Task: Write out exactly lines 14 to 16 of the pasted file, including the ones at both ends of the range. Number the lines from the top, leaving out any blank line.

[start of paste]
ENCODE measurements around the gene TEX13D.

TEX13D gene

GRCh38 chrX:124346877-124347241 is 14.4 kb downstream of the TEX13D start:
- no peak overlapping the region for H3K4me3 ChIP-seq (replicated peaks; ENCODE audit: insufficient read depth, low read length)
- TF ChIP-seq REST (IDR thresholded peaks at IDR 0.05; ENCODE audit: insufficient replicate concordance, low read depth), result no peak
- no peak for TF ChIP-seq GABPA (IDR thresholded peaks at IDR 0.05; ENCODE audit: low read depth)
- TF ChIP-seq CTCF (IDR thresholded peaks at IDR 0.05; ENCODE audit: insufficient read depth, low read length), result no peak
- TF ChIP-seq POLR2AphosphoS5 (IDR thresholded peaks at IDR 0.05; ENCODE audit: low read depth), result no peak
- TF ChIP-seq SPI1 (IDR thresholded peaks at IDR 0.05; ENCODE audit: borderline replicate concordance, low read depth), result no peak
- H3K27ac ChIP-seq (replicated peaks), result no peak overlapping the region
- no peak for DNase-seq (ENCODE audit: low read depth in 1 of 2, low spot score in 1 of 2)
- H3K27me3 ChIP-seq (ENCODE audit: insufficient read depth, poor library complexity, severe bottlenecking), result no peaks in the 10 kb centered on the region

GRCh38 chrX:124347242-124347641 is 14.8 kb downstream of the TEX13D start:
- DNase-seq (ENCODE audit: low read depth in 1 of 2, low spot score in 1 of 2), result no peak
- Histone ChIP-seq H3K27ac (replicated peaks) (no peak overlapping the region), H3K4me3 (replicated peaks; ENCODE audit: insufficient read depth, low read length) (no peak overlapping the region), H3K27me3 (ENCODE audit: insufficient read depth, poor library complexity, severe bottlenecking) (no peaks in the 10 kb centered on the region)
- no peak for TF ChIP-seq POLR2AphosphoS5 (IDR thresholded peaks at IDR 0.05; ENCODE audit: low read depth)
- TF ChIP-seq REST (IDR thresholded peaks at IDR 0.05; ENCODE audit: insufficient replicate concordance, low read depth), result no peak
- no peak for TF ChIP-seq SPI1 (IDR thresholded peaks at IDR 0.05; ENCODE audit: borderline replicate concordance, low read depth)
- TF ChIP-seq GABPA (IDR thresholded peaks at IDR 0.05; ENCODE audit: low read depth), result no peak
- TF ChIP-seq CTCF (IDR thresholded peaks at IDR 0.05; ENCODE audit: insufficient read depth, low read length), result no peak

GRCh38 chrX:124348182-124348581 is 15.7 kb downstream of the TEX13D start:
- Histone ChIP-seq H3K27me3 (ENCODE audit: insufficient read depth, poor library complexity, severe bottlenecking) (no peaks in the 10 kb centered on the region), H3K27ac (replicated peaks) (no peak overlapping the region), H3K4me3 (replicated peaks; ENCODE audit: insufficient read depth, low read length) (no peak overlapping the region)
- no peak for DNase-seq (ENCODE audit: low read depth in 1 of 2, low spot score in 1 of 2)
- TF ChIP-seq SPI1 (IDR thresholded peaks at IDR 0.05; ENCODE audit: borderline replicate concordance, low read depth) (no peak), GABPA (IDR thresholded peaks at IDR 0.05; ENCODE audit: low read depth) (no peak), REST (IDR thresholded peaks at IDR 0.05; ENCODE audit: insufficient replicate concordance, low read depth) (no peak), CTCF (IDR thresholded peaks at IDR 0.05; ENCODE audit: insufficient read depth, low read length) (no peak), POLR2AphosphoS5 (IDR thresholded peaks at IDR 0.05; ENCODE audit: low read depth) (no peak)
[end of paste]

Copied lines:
- DNase-seq (ENCODE audit: low read depth in 1 of 2, low spot score in 1 of 2), result no peak
- Histone ChIP-seq H3K27ac (replicated peaks) (no peak overlapping the region), H3K4me3 (replicated peaks; ENCODE audit: insufficient read depth, low read length) (no peak overlapping the region), H3K27me3 (ENCODE audit: insufficient read depth, poor library complexity, severe bottlenecking) (no peaks in the 10 kb centered on the region)
- no peak for TF ChIP-seq POLR2AphosphoS5 (IDR thresholded peaks at IDR 0.05; ENCODE audit: low read depth)